2077. Assessment of the clinical impact of rapid identification with same-day phenotypic antimicrobial susceptibility testing (Accelerate PhenoTM system) on the management of bloodstream infections in adult patients with antibiotic stewardship intervention: A retrospective observational study
Session: Poster Abstract Session: Diagnostics: Resistance Testing
Saturday, October 6, 2018
Room: S Poster Hall
Posters
  • Poster IDWeek 2018 Ehren_19_09_2018_final.pdf (812.8 kB)
  • Background:

    Rapid initiation of appropriate antimicrobial therapy is crucial in managing severe infections, including bloodstream infections. Timely availability of microbiological results is essential to enable early de-escalation of empiric therapy, which is one of the key components of an effective antimicrobial stewardship program. The Accelerate Pheno™ system (AXDX) is a novel technology for rapid identification and phenotypic antimicrobial susceptibility testing with promising results. Yet the impact of this technology on the clinical management and patient outcome still is unclear.

    Methods:

    The University Hospital Cologne is a 1464-bed tertiary care hospital. We conducted a retrospective before and after observational study and analyzed three groups with different diagnostic and therapeutic pathways following a change in the standard of care and recent integration of AXDX: conventional microbiological diagnostics with and without antimicrobial stewardship program (ASP) intervention from January 2015 to July 2015, rapid diagnostics (AXDX in addition to conventional standard) with ASP intervention from January 2017 to March 2018.

    Results:

    n=280 patients met inclusion criteria and n=225 (conventional microbiological diagnostics n=74/ conventional diagnostics + ASP intervention n=79/ rapid diagnostics + ASP intervention n=72) were included in the final analysis during the two study periods. There was no difference in clinical and demographic characteristics among the three groups. The use of AXDX significantly decreased time from positive blood culture to microorganism identification (ID) (median: 25 hours vs. 12,5 hours, p< 0,001) and susceptibility testing (AST) (median: 43,8 hours vs. 17,6 hours, p<0,001) and improved time from Gram stain to optimal therapy (median: 20,1 hours vs. 7 hours, p<0,01). ASP intervention alone without AXDX improved the proportion of patients on optimal therapy within 48 hours after Gram stain (62,2% vs. 77,2%, p<0,05).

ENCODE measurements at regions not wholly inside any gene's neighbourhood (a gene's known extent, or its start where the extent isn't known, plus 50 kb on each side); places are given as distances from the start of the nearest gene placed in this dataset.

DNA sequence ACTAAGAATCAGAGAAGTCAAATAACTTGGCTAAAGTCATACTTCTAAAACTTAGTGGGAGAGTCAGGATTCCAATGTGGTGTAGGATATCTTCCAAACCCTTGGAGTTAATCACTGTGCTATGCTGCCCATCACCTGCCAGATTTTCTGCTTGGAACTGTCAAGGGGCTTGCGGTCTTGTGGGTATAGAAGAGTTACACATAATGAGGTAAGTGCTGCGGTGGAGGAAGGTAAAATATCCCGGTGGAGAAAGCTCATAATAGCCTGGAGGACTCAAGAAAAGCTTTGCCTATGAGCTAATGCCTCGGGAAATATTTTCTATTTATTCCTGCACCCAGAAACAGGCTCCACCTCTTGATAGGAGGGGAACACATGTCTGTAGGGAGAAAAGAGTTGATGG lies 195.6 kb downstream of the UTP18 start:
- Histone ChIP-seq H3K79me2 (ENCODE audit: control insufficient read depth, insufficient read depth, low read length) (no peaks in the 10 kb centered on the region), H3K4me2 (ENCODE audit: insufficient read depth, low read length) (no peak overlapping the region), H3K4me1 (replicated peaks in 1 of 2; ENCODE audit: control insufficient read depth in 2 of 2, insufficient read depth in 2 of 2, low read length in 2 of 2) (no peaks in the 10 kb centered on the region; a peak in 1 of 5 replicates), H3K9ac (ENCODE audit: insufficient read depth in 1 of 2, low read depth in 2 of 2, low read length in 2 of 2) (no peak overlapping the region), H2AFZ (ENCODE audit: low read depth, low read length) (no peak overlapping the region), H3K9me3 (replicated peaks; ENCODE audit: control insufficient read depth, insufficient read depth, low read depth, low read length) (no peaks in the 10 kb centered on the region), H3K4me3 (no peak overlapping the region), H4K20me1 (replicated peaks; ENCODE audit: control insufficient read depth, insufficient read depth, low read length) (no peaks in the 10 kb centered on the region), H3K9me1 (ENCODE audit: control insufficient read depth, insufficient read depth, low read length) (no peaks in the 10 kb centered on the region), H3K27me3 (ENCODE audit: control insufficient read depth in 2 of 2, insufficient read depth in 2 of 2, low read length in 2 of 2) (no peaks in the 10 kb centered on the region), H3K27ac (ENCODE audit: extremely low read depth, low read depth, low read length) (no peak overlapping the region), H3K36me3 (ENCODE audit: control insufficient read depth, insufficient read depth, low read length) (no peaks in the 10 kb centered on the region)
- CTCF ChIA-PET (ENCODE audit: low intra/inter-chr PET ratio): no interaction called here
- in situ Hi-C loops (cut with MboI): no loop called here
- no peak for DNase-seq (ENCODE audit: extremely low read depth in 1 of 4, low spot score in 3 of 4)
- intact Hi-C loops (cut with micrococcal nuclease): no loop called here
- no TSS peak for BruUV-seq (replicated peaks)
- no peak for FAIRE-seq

Conclusion:

    Use of AXDX significantly reduced time to ID and AST by 12,5/26,2 hours. In combination with ASP intervention AXDX significantly reduced time to optimal therapy by 13,1 hours, ASP intervention alone also improved the proportion of patients on optimal therapy within 48 hours.

    Kathrin Ehren, MD1, Arne Meißner, MD2, Nathalie Jazmati, MD1, Julia Ertel, MSc1, Norma Jung, MD3, J. Janne Vehreschild, MD3, Martin Hellmich, PhD4 and Harald Seifert, MD1, (1)Institute for Medical Microbiology, Immunology and Hygiene, University Hospital of Cologne, Cologne, Germany, (2)Department of Hospital Hygiene and Infection Control, University Hospital of Cologne, Cologne, Germany, (3)Department I of Internal Medicine, University Hospital of Cologne, Cologne, Germany, (4)Institute of Medical Statistics and Computational Biology, University Hospital of Cologne, Cologne, Germany

    Disclosures:

    K. Ehren, Accelerate Diagnostics Inc.: Research Contractor , Research support .

    A. Meißner, Accelerate Diagnostics Inc.: Research Contractor , Research support .

    N. Jazmati, None

    J. Ertel, Accelerate Diagnostics Inc.: Research Contractor , Research grant .

    N. Jung, None

    J. J. Vehreschild, None

    M. Hellmich, None

    H. Seifert, Accelerate Diagnostics Inc.: Research Contractor , Research grant .

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